In addition to scoring individual respondents, you’ll also need to figure out your NPS. To do this, calculate how many people responded, the total number of Promoters, and the total number of Detractors. Then subtract the percentage of Detractors from the Percentage of Promoters to arrive at your score. 

 

If you have the same percentage of Detractors as you do Promoters, your score will be zero. Any score over zero is considered good; a score of 50 or higher is considered excellent. Scores of over 70 are considered world-class; at this level, you find companies like Apple and Amazon.

 

CLICK HERE TO READ MORE ARTICLES FROM SMALL BUSINESS EXPERT RIEVA LESONSKY

 

How to Do an NPS Survey

You can create your own NPS survey and tabulate the results manually, or you can save a lot of time by using apps designed to conduct NPS surveys. They help you automate when surveys are sent, collect and sort responses, and generate reports that let you track trends over time and spot changes that might be important indicators of customer sentiment. (For example, did your NPS score take a dive right after you raised the price of your service?) Delighted, AskNicely and YesInsights are three NPS solutions to consider.

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NPS Survey Questions

To get the most out of an NPS survey, you must have insightful questions. It is better to start off with an easier, less intrusive question. For example, “How did you hear about us?” It is a great icebreaker because not only is it easy for the respondent to answer, but it also provides you with information on how customers hear about your business.

You’ll collect better information to help you improve if your NPS survey includes an open-ended follow-up question: What’s your most important reason for giving us that score? This gives customers room to either rave or rant about you. Both responses are useful. However, try not to include too many open-ended questions – two to three max.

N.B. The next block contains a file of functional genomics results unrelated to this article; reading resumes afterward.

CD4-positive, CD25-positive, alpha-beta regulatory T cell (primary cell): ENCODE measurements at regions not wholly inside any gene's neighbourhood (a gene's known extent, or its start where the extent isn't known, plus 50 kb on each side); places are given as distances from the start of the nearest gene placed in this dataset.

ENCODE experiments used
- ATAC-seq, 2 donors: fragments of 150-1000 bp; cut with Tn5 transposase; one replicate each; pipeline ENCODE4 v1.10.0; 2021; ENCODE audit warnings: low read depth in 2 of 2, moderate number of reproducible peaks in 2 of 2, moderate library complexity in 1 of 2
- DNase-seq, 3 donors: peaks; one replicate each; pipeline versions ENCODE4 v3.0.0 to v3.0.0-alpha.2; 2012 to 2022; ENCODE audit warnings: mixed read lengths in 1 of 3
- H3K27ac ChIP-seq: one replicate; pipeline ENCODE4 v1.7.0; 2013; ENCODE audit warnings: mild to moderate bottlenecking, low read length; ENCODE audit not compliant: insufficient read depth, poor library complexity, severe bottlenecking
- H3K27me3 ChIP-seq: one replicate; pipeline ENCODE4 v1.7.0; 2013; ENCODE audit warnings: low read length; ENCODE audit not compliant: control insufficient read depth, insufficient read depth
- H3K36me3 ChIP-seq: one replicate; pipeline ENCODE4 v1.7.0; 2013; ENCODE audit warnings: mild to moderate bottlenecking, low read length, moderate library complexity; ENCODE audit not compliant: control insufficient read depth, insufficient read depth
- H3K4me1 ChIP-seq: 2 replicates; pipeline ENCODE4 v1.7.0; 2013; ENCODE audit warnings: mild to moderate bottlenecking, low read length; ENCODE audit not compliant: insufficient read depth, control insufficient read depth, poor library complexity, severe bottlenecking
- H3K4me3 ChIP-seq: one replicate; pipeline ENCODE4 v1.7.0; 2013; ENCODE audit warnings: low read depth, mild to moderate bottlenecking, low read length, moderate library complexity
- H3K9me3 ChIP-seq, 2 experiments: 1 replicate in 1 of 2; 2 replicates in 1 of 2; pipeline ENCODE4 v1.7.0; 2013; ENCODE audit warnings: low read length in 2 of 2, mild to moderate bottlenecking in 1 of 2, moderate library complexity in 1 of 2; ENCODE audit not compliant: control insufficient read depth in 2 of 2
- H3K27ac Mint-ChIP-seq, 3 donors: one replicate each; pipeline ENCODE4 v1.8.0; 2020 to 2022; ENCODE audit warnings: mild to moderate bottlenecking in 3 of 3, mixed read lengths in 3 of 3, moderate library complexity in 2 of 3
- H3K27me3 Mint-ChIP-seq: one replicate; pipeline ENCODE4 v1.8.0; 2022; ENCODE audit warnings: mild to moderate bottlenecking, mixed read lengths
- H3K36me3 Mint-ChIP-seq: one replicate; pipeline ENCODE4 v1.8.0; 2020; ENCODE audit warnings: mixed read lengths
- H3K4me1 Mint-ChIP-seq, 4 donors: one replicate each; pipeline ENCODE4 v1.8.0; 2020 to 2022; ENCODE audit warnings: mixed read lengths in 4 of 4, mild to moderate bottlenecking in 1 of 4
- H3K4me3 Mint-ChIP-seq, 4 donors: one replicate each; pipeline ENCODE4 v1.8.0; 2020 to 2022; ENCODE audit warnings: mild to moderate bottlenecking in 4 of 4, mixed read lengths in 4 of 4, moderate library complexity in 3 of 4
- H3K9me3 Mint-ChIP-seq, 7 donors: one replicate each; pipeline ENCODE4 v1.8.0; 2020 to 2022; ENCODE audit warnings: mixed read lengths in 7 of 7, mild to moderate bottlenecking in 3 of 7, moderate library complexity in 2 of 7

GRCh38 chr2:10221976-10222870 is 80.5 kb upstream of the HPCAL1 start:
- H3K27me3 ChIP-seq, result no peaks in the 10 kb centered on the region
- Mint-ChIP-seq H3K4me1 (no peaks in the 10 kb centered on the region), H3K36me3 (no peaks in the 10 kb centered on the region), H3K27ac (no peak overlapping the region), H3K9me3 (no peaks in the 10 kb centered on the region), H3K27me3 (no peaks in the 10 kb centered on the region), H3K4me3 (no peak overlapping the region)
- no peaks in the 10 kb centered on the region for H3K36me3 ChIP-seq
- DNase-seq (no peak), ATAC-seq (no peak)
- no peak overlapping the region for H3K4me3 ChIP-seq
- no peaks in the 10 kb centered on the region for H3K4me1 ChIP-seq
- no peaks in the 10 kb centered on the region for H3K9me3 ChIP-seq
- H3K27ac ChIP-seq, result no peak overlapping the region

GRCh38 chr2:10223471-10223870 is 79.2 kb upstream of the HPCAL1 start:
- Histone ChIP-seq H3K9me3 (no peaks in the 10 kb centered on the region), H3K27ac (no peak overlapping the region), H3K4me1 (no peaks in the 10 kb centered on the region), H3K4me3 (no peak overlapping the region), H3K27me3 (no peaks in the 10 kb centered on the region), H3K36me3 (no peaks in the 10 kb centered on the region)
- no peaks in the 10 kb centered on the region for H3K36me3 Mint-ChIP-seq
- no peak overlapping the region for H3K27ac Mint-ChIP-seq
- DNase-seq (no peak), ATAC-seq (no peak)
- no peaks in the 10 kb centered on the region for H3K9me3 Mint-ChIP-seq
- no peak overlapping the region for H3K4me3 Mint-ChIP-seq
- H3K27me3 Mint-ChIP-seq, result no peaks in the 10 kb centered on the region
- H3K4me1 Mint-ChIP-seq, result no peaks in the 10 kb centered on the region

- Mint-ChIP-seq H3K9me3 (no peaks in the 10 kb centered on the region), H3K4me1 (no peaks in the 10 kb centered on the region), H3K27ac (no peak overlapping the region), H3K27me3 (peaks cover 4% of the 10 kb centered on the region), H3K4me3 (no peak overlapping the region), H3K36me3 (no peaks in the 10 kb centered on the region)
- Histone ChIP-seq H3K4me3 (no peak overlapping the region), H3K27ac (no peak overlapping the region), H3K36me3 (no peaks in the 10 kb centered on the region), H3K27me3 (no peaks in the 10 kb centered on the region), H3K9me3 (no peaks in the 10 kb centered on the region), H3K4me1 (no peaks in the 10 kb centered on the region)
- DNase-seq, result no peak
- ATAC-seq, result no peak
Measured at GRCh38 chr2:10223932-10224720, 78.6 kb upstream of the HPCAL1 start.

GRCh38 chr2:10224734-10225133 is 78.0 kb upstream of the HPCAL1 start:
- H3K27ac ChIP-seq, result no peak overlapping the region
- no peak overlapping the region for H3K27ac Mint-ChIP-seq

Send an additional thank you email to the respondent after successful completion of the survey. For example, “Thank you for your time. Your opinion is very important to us and it will help us better serve you in the future.” 

 

RELATED ARTICLE: Understanding Your Ideal Customer

 

How to Use Your NPS Score

Don’t expect to beat Amazon, but do compare your score to other companies in your industry to see where you stand. Check out this NPS benchmark resource or the industry NPS benchmarks from Satmetrix.

 

Of course, the benchmark that really matters is whether your own score is improving over time.

 

Once you’ve gathered feedback:

  • Reach out to Detractors and
  • Reach out to Promoters to say thank you and ask if they’d be willing to write an online review for your business (send them the link), provide referrals or give you a testimonial profiled in a case study.
  • Look for

 

The NPS score allows you to check-in with your customers, evaluate their feedback, and grow your business.

 

About Rieva LesonskyRieva Lesonsky Headshot.png

Rieva Lesonsky is CEO and Co-founder of GrowBiz Media, a custom content and media company focusing on small business and entrepreneurship, and the blog SmallBizDaily.com. A nationally known speaker and authority on entrepreneurship, Rieva has been covering America’s entrepreneurs for more than 30 years. Before co-founding GrowBiz Media, Lesonsky was the long-time Editorial Director of Entrepreneur Magazine. Lesonsky has appeared on hundreds of radio shows and numerous local and national television programs, including the Today Show, Good Morning America, CNN,The Martha Stewart Show and Oprah.Lesonsky regularly writes about small business for numerous websites and for corporations targeting entrepreneurs. Many organizations have recognized Lesonsky for her tireless devotion to helping entrepreneurs. She served on the Small Business Administration’s National Advisory Council for six years, was honored by the SBA as a Small Business Media Advocate and a Woman in Business Advocate, and received the prestigious Lou Campanelli award from SCORE. She is a long-time member of the Business Journalists Hall of Fame.